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Concorde is included in the Wikipedia CD Selection, see Concorde at Schools Wikipedia. Please maintain high quality standards; if you are an established editor your last version in the article history may be used so please don't leave the article with unresolved issues, and make an extra effort to include free images, because non-free images cannot be used on the DVDs.
This article is written in British English, which has its own spelling conventions (colour, travelled, centre, realise, defence), and some terms used in it are different or absent from other varieties of English. According to the relevant style guide, this should not be changed without broad consensus.
The web link in the reference to the Independent article describing the sponsorship deal with Pepsi doesn't link to the whole article. I believe this link is to the correct article. However, whilst the date and overall subject matter are correct, nowhere does it mention anything about Concorde. I can't access the El Mundo article also referenced due to a combination of the website being in Spanish and it apparently requiring a paid subscription to access the archive. Tdf4638 (talk) 13:01, 7 March 2016 (UTC)
"Regarded as an aviation icon" from lead section
The aircraft has been regarded as an aviation icon and an engineering marvel,...
The citation given here does not support the article text. The article from The Independent is about a "favourite British design" poll. It says nothing about engineering, nor does it imply anything about being "regarded by many" regarded as "an icon". To make such an inference looks like original research. —Coconutporkpie (talk) 12:43, 27 July 2016 (UTC)
Since, according to the revision to the article at 00:23, 23 July 2016, the article discusses many people praising the aircraft type, the lead-section sentence should be able to stand alone without a citation. This particular citation does not actually serve to verify the statement in question. However, my previous removal of the citation was reverted. I propose getting rid of it again, for the above reasons. —Coconutporkpie (talk) 05:51, 29 July 2016 (UTC)
The contest, organised by BBC 2's The Culture Show and the Design Museum in London, saw nearly 212,000 votes cast in a process which began with 25 iconic designs chosen by experts, including the mini skirt, the Catseye, the E-type Jaguar and the Penguin paperback book....would certainly justify the "iconic." Anmccaff (talk) 22:26, 2 August 2016 (UTC)
The citation has since been restored and then removed again by another editor. I think this is just as well, since the only person who can verifiably (yet indirectly) be found describing Concorde as "iconic" here is the author of the article themselves. However, "regarded as an aviation icon" is vague and doesn't convey meaningful factual information or establish context for the reader. I think the statement should be rewritten using more matter-of-fact language, per Wikipedia's neutral-point-of-view policy. Attributing the view in question to a particular source, if possible, would be a simple fix. —Coconutporkpie (talk) 23:10, 2 August 2016 (UTC)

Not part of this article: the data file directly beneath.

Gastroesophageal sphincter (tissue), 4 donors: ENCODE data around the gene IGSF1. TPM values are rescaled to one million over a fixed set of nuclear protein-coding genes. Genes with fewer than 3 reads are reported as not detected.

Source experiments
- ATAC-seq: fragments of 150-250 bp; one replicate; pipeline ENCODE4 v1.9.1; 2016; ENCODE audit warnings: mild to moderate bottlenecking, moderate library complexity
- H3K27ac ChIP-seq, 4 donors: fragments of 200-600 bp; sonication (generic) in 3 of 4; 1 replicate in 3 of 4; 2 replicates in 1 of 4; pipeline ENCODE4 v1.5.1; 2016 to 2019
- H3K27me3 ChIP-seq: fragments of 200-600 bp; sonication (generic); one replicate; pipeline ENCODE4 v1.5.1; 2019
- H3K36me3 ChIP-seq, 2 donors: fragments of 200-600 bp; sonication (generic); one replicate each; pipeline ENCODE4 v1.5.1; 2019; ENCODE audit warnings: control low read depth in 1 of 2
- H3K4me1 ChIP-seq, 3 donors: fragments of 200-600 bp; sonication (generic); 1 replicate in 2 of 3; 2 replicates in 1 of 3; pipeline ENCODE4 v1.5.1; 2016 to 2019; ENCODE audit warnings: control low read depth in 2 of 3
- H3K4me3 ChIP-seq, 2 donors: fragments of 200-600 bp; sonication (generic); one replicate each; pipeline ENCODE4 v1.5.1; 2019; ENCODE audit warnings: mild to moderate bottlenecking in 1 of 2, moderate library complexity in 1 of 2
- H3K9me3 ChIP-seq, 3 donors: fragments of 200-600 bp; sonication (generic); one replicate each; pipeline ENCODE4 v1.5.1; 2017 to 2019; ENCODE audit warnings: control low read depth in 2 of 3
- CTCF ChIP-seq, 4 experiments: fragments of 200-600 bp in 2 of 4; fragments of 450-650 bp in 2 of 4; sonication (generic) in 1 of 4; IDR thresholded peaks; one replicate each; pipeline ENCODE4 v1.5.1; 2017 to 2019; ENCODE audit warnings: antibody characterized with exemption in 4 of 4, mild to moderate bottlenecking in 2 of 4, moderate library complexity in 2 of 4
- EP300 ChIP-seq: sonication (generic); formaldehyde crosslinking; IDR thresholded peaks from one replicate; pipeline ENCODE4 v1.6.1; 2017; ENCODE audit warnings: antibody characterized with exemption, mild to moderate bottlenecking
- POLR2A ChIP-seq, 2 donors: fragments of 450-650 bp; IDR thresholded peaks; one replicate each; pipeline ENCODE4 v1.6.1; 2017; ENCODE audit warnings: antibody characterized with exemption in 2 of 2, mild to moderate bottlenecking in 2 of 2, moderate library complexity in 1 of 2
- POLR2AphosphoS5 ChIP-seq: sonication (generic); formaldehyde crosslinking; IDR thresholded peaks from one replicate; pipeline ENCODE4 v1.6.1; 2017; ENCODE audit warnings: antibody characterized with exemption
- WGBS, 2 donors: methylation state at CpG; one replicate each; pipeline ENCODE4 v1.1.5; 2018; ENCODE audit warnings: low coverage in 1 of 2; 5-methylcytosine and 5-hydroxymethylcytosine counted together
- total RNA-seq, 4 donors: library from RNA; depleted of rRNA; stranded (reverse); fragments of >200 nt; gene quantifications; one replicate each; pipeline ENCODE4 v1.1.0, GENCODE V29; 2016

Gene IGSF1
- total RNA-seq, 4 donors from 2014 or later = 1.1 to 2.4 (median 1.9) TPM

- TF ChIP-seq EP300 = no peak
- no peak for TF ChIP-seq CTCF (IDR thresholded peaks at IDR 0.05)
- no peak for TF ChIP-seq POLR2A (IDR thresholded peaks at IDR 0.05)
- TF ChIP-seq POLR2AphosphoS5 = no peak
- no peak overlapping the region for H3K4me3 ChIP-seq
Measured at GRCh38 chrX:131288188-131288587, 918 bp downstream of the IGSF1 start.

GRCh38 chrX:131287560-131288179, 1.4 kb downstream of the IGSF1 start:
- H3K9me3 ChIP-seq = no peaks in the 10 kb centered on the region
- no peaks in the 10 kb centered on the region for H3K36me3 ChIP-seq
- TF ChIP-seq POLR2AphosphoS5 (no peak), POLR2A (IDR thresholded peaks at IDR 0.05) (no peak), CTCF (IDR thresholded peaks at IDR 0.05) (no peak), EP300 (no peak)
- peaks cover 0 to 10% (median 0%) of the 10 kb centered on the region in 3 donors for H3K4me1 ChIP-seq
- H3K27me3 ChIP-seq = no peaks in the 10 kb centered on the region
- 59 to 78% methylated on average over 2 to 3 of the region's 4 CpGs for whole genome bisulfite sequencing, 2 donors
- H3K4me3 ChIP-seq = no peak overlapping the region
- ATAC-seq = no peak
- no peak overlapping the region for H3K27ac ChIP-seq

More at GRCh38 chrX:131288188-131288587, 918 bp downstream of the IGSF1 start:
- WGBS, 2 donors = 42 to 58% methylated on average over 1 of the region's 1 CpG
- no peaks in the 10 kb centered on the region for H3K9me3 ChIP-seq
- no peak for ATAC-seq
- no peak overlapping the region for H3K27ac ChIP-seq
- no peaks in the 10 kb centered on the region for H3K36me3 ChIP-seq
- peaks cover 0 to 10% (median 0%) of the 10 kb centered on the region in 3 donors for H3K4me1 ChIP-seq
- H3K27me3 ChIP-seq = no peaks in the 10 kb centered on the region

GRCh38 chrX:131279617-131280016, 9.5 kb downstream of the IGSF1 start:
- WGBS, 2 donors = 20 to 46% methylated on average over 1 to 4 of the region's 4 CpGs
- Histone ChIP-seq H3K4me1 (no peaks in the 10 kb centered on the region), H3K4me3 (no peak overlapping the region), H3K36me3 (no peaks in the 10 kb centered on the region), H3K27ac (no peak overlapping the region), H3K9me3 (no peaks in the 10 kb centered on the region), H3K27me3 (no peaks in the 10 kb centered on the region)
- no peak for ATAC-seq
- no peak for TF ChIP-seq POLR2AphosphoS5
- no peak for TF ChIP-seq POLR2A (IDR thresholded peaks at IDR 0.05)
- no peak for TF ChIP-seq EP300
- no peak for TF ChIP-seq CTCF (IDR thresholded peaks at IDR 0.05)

Since there have been no other objections, and since the "Public perception" section doesn't contain any more information about praise and criticism of Concorde than what appears in the Independent piece, I rewrote that portion here to more accurately summarize the material in the article. —Coconutporkpie (talk) 19:03, 6 October 2016 (UTC)
Perhaps the highest praise for Concorde came from sculptor Henry Moore sometime back in the 1980s, I cannot remember the quote, but it was along the lines of Concorde being the pinnacle (or epitome) of Modern Art. — Preceding unsigned comment added by 22.214.171.124 (talk) 10:55, 1 November 2016 (UTC)
I added a quotation from the first article here. Icon, however, is still the kind of vague peacock term that could be used to mean anything – "marketing icon" – what is that supposed to mean? —Coconutporkpie (talk) 14:20, 12 November 2016 (UTC)
Two-part interview with Concorde pilot John Hutchinson on YouTube here: Part 1:  - Part 2: 
made link for mention of "low-bypass turbofan engines"
The article states that "The Tu-144S had a significantly shorter range than Concorde, due to its low-bypass turbofan engines." Readers might reasonably be expected to wonder what "low-bypass turbofan engines" are, so I've linked this term to Turbofan#Low-bypass_turbofan.
There is a vandal who is obsessed with deleting my edits. Stop it or you will be reported. — Preceding unsigned comment added by 126.96.36.199 (talk) 06:10, 7 February 2017 (UTC)
Although I havn't edit-warred to add or remove the image in question - it is worth noting that it, as the caption clearly indicates, a photo of a SCALE MODEL of a Concorde, not a real aircraft. Prehaps you might present convincing arguments here as to why you think that this photo should remain when the article has plenty of photos of real aircraft.Nigel Ish (talk) 09:51, 7 February 2017 (UTC)